Tesla will be going to court for the first trial involving allegations that a failure in its Autopilot feature led to a fatality, Reuters reported.
Tesla CEO Elon Musk has asserted that Tesla’s self-driving feature is central to its financial future. But the company is facing two civil trials this fall, with more to follow.
The first trial is scheduled for mid-September in California. The plaintiffs allege that the Autopilot feature in Micah Lee’s Telsa Model 3 caused him to veer off a highway at 65 mph, striking a palm tree and bursting into flames.
The 2019 crash killed Lee and seriously injured two others, including an 8-year-old who was disemboweled.
The lawsuit, which was filed by the survivors of the crash and Micah Lee’s estate, claims that the electric vehicle company was aware that Autopilot and other safety features were defective at the time the car was purchased.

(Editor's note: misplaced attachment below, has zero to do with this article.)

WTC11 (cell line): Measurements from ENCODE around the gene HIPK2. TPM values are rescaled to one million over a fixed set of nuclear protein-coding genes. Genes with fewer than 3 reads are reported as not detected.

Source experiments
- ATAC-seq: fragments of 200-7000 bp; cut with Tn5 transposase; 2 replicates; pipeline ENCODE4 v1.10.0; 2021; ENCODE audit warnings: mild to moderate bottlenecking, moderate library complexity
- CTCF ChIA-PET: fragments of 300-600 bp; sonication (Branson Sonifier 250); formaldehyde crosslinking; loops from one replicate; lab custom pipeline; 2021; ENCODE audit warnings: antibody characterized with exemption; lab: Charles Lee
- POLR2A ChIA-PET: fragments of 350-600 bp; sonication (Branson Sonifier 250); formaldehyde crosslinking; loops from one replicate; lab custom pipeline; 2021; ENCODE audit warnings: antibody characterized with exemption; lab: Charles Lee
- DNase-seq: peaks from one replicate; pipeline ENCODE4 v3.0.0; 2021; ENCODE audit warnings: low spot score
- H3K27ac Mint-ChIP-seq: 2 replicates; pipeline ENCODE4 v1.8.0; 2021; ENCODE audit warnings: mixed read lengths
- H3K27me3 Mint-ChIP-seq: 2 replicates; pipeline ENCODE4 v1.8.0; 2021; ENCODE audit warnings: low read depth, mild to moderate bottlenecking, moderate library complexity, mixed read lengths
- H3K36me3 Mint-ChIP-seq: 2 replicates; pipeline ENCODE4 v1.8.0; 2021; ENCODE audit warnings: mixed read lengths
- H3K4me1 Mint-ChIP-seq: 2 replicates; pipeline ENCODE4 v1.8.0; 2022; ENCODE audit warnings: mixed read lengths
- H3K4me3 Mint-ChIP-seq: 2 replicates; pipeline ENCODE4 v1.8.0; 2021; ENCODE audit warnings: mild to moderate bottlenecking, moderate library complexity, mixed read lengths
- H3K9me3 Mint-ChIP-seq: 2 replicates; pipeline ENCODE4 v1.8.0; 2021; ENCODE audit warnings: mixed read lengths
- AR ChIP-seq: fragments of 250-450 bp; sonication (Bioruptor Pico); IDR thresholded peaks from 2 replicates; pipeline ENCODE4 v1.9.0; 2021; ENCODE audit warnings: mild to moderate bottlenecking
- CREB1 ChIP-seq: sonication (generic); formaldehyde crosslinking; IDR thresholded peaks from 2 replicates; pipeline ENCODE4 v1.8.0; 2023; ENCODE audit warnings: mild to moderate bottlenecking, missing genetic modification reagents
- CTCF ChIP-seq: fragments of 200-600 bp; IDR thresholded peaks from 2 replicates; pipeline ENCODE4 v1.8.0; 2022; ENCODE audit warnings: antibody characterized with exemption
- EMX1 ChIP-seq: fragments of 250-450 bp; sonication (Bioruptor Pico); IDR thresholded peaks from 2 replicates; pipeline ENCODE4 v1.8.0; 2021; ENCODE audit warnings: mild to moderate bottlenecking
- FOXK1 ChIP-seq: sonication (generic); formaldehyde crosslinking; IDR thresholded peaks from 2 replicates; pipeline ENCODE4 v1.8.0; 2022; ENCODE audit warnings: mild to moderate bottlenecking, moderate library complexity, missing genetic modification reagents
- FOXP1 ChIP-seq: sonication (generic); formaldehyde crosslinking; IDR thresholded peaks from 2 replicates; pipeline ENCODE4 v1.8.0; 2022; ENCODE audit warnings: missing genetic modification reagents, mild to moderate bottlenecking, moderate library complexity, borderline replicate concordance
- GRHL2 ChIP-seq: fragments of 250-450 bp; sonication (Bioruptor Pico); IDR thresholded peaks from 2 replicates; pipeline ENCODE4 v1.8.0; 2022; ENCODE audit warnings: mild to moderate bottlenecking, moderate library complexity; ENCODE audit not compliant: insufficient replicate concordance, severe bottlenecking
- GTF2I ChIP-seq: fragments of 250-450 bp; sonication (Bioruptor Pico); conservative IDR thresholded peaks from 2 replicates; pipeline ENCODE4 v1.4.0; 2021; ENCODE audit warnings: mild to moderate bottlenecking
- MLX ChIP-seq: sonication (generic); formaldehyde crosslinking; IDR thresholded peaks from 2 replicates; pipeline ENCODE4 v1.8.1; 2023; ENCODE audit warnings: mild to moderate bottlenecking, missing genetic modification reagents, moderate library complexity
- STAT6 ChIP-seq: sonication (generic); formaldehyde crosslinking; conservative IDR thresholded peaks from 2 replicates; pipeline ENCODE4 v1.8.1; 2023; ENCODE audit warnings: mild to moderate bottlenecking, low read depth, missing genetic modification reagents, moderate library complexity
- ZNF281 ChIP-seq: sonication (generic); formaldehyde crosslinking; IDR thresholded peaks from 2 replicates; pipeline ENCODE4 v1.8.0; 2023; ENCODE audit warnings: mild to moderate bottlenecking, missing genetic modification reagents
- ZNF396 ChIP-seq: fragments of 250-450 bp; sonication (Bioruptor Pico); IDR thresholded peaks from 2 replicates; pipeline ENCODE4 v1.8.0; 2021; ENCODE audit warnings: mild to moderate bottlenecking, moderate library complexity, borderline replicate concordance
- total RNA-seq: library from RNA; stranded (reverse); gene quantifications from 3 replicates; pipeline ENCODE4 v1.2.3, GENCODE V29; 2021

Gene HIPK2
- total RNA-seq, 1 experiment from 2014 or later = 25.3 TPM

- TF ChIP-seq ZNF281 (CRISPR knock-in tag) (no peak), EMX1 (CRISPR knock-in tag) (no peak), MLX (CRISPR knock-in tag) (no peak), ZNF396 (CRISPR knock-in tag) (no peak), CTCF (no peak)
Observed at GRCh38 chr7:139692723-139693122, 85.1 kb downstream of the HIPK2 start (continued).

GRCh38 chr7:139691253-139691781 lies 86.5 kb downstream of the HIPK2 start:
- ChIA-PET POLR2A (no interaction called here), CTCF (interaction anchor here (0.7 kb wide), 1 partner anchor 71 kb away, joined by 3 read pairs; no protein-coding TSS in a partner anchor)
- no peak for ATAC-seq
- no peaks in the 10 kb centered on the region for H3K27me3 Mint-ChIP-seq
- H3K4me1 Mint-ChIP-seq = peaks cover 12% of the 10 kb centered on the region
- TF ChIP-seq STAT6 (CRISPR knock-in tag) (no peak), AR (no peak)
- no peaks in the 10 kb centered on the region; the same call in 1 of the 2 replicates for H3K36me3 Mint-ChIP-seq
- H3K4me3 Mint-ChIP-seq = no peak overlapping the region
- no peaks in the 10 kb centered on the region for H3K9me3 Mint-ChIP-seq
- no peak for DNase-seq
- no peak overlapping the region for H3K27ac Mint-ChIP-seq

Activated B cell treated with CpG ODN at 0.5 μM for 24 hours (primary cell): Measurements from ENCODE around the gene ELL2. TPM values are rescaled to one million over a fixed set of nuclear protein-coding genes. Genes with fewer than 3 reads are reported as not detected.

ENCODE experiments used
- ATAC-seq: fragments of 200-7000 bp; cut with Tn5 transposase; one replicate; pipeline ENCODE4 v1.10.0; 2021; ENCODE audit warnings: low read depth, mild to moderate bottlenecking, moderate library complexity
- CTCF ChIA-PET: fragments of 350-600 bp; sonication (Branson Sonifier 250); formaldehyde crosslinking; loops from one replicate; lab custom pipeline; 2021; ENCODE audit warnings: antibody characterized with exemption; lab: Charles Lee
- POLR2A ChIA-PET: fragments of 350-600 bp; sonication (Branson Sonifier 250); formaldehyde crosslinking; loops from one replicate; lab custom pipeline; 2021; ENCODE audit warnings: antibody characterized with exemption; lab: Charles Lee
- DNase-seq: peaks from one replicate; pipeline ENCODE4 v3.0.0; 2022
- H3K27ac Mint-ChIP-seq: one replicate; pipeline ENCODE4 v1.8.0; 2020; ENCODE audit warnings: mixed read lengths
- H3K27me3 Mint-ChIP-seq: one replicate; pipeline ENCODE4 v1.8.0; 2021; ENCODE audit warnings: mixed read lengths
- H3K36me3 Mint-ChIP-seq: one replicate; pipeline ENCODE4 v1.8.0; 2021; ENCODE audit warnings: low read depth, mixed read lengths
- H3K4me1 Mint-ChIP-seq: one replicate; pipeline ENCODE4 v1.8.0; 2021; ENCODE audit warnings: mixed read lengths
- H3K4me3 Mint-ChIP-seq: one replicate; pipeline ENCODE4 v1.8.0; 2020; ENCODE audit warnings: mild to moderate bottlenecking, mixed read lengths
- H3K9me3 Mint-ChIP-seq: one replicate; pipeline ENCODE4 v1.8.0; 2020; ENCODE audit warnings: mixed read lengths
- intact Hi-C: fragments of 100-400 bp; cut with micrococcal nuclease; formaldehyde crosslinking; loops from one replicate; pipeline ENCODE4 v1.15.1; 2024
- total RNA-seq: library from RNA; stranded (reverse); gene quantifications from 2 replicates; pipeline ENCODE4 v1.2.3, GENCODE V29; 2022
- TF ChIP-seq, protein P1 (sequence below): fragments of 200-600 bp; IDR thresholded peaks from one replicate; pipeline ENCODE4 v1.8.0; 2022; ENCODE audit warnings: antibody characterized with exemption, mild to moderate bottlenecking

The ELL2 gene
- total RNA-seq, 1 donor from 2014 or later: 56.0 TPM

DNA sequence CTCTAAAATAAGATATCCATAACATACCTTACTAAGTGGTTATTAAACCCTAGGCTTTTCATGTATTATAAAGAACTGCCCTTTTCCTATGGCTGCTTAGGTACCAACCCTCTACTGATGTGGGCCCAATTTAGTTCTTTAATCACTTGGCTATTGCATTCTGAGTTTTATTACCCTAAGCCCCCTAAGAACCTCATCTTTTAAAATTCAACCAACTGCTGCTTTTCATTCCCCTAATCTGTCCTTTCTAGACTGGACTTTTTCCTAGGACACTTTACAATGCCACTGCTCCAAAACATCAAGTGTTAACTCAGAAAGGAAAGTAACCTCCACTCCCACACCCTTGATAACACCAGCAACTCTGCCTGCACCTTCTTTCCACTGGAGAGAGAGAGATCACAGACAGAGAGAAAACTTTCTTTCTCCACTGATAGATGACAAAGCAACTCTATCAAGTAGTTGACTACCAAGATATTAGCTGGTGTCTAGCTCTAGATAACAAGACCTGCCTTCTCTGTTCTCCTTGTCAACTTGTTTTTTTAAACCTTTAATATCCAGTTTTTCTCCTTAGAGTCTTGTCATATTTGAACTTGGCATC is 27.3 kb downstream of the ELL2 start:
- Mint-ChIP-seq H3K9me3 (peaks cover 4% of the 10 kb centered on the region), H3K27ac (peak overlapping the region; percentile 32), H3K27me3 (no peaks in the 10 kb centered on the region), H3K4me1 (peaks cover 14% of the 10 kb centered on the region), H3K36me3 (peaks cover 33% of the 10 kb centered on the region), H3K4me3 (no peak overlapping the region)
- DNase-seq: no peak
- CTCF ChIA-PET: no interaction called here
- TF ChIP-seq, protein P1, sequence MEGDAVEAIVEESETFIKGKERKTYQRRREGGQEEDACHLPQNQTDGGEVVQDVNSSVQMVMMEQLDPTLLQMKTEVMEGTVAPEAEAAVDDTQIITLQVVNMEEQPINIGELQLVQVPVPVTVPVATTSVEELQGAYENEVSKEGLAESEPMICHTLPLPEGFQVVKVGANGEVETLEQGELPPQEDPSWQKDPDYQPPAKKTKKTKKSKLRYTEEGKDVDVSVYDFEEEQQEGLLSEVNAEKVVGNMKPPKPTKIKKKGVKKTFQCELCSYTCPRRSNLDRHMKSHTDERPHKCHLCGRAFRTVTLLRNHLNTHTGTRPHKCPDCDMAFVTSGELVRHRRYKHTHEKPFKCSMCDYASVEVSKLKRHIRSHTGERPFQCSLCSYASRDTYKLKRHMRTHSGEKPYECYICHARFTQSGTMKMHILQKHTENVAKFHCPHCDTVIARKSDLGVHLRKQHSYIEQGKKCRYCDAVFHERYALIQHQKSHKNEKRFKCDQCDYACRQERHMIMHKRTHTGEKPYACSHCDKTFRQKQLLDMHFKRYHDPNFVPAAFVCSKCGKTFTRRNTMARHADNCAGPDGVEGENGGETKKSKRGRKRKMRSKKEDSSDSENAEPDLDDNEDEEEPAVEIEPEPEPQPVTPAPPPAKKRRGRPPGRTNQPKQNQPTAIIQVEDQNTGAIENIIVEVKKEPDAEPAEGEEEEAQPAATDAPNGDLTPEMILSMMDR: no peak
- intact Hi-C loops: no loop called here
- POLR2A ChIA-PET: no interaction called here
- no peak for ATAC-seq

The second trial, which is scheduled for early October in Florida, stems from a 2019 crash near Miami where the Model 3 driven by Stephen Banner drove beneath the trailer of an 18-wheeler that pulled into the road. The roof of the vehicle was sheered off and Banner was killed when Autopilot failed to steer, brake, or make any evasive maneuver, according to the lawsuit filed by Banner’s widow.
Tesla has denied liability in both accidents, blaming driver error. The company insists the Autopilot feature is safe when monitored by the driver. In court documents, Tesla said drivers must keep their hands on the wheel and pay attention to the road when using Autopilot.
Tesla won a lawsuit in April brought by a California woman who sued the company for $3 million after Autopilot caused her to swerve into a curb, deploying the airbag so violently that she sustained significant injuries to her face.
In the trial, Tesla argued that the company tells its drivers that the autopilot technology requires human monitoring. The jury believed Tesla’s defense that driver distraction was responsible for the crash.